The authors investigated if a wireless system of call handling and task management for out of hours care could replace a standard pager-based system and improve markers of efficiency, patient safety and staff satisfaction.
Prospective assessment using both quantitative and qualitative methods, including interviews with staff, a standard satisfaction questionnaire, independent observation, data extraction from work logs and incident reporting systems and analysis of hospital committee reports.
A large teaching hospital in the UK.
Hospital at night co-ordinators, clinical support workers and junior doctors handling approximately 10 000 tasks requested out of hours per month.
Length of hospital stay, incidents reported, co-ordinator call logging activity, user satisfaction questionnaire, staff interviews.
Users were more satisfied with the new system (satisfaction score 62/90 vs 82/90, p=0.0080). With the new system over 70 h/week of co-ordinator time was released, and there were fewer untoward incidents related to handover and medical response (OR=0.30, p=0.02). Broad clinical measures (cardiac arrest calls for peri-arrest situations and length of hospital stay) improved significantly in the areas covered by the new system.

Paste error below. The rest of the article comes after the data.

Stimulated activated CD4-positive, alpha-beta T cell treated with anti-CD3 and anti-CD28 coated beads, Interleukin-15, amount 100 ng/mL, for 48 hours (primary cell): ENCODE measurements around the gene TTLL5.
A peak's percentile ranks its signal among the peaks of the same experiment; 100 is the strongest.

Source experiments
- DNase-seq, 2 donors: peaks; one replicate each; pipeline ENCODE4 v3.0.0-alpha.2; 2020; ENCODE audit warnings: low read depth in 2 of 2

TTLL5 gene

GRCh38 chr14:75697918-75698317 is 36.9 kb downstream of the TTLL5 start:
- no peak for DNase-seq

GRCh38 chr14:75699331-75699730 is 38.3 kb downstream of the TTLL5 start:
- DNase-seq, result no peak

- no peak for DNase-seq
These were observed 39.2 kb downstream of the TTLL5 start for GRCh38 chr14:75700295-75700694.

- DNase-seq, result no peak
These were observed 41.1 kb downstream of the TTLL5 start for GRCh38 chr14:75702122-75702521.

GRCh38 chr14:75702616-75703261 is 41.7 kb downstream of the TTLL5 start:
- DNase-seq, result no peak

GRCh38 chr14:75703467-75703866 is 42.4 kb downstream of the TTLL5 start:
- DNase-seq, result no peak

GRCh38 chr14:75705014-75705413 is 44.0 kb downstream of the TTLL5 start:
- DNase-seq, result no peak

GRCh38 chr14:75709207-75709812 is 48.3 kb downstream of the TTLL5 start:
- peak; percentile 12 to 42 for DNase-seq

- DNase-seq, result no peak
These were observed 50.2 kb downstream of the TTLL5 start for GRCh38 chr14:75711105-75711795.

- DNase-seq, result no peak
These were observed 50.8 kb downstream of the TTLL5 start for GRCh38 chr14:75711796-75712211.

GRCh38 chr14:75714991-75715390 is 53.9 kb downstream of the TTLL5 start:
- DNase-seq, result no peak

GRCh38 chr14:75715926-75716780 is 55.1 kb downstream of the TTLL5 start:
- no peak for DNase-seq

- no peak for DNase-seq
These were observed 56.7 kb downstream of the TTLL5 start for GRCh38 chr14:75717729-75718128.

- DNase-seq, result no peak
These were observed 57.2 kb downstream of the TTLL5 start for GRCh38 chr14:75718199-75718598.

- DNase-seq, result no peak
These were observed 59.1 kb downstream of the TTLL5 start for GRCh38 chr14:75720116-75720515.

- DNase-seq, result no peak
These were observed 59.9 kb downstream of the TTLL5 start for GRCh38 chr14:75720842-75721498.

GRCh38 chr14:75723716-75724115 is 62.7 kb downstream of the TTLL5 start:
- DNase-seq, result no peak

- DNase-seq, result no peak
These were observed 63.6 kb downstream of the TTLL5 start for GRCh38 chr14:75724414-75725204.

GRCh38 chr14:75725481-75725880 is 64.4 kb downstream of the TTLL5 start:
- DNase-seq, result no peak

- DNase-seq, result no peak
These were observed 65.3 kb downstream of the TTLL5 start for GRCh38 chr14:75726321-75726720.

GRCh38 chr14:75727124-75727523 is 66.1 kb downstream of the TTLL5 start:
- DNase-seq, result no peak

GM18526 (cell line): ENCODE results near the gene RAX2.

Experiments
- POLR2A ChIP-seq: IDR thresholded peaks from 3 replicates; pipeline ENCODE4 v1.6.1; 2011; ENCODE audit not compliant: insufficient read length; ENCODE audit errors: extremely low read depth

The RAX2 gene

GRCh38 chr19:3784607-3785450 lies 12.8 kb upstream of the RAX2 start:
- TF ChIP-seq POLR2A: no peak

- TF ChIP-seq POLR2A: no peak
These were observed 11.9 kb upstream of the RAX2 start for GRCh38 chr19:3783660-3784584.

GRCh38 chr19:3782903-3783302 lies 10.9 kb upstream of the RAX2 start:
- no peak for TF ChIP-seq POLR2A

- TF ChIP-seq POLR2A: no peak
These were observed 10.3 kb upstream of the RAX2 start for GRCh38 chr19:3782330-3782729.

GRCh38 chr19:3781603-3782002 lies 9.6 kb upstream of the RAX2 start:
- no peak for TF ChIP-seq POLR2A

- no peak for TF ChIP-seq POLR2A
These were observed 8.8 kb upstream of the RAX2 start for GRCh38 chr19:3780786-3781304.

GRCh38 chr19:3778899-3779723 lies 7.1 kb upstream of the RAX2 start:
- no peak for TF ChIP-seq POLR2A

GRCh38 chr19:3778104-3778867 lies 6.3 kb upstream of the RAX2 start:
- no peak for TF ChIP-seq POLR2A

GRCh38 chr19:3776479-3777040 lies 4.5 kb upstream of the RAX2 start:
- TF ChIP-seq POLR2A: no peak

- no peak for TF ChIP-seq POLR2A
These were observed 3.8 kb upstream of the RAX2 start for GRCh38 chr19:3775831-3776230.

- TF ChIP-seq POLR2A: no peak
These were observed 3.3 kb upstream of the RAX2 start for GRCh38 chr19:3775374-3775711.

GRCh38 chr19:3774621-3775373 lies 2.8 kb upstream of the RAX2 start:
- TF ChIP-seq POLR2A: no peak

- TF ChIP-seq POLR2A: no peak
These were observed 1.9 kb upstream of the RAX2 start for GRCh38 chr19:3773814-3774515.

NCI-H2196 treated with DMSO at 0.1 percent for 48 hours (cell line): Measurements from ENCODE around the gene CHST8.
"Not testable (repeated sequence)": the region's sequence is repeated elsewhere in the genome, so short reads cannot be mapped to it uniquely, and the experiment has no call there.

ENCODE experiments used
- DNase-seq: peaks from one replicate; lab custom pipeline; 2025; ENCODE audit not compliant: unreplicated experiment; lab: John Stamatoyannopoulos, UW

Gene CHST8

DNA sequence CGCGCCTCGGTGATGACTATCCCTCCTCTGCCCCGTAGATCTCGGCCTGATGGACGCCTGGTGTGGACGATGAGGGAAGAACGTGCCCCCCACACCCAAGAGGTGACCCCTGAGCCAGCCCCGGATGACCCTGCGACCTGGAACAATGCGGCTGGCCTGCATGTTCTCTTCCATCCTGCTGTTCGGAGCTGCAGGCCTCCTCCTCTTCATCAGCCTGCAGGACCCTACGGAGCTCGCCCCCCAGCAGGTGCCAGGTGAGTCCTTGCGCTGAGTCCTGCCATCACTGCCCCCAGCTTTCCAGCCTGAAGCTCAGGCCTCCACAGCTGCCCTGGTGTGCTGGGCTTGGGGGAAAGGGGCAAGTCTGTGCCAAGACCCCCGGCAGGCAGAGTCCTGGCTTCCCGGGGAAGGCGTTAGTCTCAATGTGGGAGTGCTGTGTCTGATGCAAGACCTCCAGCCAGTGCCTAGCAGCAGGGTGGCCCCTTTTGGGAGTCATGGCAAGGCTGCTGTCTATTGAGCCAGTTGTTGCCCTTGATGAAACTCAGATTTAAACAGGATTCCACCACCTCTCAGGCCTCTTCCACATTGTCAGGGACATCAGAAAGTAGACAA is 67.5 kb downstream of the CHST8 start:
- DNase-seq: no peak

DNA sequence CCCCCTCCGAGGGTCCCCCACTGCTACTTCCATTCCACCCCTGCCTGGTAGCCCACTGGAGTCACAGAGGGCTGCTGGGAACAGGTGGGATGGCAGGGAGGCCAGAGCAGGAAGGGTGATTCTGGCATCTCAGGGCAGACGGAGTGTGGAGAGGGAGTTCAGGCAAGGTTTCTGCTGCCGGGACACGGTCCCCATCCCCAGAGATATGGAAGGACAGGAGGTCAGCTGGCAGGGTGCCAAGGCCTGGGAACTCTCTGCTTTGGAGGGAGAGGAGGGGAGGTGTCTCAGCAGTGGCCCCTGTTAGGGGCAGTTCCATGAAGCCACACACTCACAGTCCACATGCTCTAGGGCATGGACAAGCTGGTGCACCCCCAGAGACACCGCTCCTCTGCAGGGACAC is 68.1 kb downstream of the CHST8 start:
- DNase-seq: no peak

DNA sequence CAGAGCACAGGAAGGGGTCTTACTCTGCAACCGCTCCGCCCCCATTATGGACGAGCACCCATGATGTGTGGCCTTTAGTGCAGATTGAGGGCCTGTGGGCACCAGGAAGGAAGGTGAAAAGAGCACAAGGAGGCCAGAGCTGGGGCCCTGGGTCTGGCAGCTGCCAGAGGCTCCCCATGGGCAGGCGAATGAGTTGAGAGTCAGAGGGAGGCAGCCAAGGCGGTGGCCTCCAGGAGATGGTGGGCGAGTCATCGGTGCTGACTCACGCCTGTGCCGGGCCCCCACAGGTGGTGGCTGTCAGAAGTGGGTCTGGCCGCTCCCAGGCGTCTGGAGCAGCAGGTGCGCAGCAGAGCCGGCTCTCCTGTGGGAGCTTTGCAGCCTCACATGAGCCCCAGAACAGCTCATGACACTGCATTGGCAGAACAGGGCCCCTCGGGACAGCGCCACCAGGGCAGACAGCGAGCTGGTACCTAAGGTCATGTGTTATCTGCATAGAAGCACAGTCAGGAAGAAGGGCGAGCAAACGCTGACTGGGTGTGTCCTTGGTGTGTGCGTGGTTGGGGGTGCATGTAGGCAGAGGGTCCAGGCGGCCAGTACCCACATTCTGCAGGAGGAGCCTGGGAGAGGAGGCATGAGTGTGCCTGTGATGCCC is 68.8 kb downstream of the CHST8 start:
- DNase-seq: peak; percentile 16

The introduction of call handling software and mobile technology over a medical-grade wireless network improved staff satisfaction with the Hospital at Night system. Improvements in efficiency and information flow have been accompanied by a reduction in untoward incidents, length of stay and peri-arrest calls.
Can an out of hours wireless task requesting and tracking system improve quality and safety in secondary care?
The widely adopted Hospital at Night system for out of hours working is inefficient and risks introducing error. We introduced a wireless task requesting and tracking system and showed this change was acceptable and improved qualitative and quantitative markers of efficiency and safety.
Strengths and limitations of this study
The study showed clinically meaningful and statistically significant positive changes using a variety of complementary assessments. The study was observational and within a single acute NHS Trust.